There are times when certain characteristics entail privilege, and that’s not necessarily the problem. Property and business owners have more clout with police and electeds because they pay taxes and often have money to spend, and because they’ve made a sizeable investment in the community. Longtime residents and older folks are the leaders of community orgs because their years of experience and well-established networks make them more effective in these roles. Community activists, whether old heads or newbies, speak for the community and dictate all sorts of local initiatives (street trees, traffic calming, policing) because they’ve invested the energy to do so, even if their vision isn’t necessarily representative. These people have spent money, time, and energy here, and they deserve the status and privilege that their efforts entail.

But going back to that statement – would we feel comfortable with “if you rent, you’re less important than property owners” or “if you don’t go to community meetings, you’re less important that those that do” ? In short, does it make sense to extrapolate from the specific importance of longevity, ownership, or involvement to a general theory of “value”? Yikes. Yikes, in particular, if you’re trying to reach certain people in Laurel and Abeni’s film (I was trying to find a clip of it – anyone know if it’s up anywhere?), namely, the teens standing across the street from the CHCA meeting or the young white professional whose comments provoked the strongest negative reaction at the screening.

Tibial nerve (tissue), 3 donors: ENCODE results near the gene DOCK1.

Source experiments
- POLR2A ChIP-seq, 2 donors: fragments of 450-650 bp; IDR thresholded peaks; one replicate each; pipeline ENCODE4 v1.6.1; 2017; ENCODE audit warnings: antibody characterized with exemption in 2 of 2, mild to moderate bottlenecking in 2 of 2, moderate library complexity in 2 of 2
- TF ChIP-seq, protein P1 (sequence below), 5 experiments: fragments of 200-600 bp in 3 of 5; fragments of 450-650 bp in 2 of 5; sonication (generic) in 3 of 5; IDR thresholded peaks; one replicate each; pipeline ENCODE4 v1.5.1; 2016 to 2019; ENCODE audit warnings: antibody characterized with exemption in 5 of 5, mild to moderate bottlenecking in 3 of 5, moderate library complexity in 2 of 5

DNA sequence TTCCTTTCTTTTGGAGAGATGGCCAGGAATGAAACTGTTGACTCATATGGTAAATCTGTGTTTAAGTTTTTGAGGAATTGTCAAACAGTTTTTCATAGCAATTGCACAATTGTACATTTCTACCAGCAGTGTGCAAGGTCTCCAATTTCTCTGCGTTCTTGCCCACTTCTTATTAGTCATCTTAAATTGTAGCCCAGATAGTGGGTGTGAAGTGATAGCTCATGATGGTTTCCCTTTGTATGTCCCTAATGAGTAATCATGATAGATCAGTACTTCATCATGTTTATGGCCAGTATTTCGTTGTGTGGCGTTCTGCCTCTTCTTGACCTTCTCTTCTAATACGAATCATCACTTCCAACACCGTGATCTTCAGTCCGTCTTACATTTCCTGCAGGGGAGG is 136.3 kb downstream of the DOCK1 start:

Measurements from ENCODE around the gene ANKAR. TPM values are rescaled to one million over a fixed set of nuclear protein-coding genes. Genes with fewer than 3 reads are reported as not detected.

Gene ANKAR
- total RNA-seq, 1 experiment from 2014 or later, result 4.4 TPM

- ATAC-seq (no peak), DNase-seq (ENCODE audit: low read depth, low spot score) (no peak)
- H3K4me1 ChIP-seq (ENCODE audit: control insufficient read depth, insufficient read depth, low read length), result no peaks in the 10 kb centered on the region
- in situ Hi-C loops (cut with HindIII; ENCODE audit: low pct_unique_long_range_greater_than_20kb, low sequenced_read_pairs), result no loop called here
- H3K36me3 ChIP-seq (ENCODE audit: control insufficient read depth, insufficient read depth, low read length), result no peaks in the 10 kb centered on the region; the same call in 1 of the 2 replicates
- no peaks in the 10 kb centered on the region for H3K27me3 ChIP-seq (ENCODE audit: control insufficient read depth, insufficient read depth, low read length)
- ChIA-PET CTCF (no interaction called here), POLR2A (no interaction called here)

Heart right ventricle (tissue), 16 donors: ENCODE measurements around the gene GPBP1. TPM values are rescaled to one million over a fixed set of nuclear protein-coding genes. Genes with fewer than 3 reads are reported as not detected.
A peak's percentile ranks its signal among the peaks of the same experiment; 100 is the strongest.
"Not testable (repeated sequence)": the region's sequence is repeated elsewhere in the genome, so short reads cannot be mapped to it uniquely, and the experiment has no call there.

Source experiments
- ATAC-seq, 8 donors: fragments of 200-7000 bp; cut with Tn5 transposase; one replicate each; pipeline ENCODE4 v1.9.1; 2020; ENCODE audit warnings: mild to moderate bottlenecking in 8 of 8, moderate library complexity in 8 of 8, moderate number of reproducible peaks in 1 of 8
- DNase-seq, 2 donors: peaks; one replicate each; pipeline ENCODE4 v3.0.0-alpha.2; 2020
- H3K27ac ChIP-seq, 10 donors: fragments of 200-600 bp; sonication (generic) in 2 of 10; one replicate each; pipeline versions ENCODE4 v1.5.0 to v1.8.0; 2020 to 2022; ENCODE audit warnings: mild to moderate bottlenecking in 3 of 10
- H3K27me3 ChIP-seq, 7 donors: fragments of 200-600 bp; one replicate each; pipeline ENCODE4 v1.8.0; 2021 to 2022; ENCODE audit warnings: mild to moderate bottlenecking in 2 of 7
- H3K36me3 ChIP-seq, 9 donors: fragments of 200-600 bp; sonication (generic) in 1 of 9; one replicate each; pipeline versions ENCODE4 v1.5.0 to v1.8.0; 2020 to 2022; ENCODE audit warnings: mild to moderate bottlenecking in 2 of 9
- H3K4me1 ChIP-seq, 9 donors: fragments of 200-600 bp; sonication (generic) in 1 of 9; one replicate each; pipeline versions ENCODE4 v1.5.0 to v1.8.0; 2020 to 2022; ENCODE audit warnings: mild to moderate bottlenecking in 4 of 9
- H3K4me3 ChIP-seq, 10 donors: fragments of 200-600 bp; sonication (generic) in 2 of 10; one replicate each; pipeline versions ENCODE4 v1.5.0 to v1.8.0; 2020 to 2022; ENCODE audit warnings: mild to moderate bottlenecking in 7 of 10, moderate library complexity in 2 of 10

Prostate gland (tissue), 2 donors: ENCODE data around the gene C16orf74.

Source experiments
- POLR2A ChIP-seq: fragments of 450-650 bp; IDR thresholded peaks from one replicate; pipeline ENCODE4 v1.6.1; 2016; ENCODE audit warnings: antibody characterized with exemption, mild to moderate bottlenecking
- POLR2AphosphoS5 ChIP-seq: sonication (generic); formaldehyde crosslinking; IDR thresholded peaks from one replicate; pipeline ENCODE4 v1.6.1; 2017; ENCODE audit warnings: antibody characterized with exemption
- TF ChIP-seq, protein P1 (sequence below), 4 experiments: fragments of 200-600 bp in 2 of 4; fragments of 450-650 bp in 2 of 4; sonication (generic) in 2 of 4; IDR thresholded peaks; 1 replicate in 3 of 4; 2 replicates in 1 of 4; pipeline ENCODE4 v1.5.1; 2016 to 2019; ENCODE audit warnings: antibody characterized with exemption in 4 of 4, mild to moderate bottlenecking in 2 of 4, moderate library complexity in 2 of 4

To close, I’ll bring it back to the CHCA meetings, where the inimitable president, Ms. Porter, always puts a premium on action. In selling the organization she’s built, she mentions their 25 years, but this is not the source of their legitimacy—that comes from their achievements, the trees they’ve planted and streets they’ve reversed and funding they’ve won. Moreover, when a newcomer suggests a project, her response is always the same: “let’s do it,” and she's clear that she's always ready to partner with someone new. Witness, for example, the heartfelt tribute she paid to newcomer Alex Kelly, the lead organizer of the Crown Heights Oral History Project – action respects action, no matter who’s behind it. This is what I’m talking about with the unwieldy term “anti-exceptionalism” : not asking “what status or value do I/they have?” but “what can we do?”

(On a lighter note, I started to title this post “Anti-Exceptionalism and Systems of Value” before realizing that looked like the title of a really tedious post-Marxist pamphlet. I don’t know that I’ve made the content less so, but hey, I tried).